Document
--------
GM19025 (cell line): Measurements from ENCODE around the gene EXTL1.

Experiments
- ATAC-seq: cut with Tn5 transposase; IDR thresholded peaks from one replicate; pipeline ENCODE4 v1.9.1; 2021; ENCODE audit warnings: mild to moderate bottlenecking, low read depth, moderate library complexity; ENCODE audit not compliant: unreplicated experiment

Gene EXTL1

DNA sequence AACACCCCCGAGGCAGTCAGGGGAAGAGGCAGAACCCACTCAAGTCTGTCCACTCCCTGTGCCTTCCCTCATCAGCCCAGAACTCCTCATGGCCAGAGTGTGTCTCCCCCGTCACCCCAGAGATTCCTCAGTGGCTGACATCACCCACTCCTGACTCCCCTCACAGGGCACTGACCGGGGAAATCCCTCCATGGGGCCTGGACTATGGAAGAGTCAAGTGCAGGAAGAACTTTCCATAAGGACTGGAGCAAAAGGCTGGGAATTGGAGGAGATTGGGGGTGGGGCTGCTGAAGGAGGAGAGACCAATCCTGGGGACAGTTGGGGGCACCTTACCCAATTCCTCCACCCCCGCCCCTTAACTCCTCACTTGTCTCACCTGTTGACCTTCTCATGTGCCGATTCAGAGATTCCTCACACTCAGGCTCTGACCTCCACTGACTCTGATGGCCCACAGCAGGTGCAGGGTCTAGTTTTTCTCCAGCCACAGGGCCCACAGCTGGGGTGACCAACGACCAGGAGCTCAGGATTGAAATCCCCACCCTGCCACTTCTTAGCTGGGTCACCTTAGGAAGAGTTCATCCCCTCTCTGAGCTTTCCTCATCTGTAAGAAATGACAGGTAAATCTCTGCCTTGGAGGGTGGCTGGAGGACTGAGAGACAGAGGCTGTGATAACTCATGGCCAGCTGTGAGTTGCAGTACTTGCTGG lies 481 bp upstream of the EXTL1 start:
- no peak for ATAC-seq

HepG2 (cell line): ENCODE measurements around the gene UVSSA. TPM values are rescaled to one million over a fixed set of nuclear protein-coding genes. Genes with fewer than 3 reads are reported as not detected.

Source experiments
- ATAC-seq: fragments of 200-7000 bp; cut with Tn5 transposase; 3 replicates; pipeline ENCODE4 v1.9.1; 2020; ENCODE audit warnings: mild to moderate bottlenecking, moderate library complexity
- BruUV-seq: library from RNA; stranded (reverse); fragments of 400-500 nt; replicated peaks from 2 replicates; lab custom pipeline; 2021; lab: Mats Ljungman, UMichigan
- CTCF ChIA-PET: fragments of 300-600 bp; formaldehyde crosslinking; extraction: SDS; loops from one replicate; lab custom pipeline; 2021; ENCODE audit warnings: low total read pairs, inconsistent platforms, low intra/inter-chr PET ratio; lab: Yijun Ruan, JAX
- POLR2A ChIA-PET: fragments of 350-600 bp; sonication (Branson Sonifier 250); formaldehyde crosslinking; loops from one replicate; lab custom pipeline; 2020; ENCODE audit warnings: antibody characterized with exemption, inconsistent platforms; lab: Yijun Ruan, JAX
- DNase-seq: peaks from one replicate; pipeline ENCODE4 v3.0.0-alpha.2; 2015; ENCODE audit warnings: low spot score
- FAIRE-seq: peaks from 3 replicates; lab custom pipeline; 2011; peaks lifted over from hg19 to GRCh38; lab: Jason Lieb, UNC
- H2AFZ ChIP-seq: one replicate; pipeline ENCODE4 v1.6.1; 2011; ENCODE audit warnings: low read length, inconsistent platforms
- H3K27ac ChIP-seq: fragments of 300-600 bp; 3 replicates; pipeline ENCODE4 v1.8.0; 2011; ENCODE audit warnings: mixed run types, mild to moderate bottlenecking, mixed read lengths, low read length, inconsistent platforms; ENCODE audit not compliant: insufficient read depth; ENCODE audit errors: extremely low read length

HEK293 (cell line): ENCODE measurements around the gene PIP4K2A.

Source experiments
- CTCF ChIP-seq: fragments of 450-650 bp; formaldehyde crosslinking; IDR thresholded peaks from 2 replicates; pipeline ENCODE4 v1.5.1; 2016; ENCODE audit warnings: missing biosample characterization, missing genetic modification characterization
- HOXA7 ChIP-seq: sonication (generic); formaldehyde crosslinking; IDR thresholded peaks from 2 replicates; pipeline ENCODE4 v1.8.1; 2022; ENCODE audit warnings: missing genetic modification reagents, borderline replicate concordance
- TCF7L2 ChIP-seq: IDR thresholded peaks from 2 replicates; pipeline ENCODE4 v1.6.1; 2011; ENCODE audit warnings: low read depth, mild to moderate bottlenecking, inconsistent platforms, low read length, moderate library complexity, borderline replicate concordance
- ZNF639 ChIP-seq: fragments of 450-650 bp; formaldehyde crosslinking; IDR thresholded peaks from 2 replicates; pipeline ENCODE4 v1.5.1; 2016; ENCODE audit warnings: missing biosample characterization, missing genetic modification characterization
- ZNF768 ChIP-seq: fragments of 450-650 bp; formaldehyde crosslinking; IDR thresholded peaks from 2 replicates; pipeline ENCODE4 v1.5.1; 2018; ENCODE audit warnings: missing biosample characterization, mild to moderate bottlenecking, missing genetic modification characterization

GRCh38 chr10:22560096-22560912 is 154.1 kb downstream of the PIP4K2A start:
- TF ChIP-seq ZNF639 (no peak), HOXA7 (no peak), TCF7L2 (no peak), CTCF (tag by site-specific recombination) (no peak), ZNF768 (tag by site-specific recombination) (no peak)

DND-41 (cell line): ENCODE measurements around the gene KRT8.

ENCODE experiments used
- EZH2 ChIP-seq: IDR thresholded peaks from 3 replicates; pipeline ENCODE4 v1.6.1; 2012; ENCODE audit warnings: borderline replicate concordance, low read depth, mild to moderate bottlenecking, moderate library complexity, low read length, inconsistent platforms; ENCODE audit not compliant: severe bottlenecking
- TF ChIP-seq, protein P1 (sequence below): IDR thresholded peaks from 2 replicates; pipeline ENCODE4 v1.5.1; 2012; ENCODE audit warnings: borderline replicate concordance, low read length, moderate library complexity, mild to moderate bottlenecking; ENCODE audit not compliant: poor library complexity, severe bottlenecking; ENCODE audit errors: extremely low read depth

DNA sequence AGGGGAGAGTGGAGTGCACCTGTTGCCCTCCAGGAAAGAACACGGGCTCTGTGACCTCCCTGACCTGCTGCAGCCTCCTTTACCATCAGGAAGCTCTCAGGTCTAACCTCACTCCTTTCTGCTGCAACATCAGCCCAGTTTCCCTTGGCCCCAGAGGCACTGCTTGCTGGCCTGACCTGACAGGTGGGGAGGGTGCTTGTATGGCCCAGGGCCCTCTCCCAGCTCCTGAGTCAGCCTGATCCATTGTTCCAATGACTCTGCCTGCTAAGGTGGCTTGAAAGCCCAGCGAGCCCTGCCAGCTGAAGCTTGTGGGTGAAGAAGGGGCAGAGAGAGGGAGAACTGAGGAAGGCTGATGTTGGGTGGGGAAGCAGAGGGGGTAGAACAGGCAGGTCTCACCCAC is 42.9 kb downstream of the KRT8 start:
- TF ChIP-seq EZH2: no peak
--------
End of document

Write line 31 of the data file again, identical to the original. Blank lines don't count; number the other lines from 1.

- TF ChIP-seq EZH2: no peak